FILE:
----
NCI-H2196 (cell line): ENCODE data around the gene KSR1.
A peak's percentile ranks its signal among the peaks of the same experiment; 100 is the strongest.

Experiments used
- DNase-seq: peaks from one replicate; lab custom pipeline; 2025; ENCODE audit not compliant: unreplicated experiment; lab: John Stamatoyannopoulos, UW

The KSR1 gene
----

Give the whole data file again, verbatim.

NCI-H2196 (cell line): ENCODE data around the gene KSR1.
A peak's percentile ranks its signal among the peaks of the same experiment; 100 is the strongest.

Experiments used
- DNase-seq: peaks from one replicate; lab custom pipeline; 2025; ENCODE audit not compliant: unreplicated experiment; lab: John Stamatoyannopoulos, UW

The KSR1 gene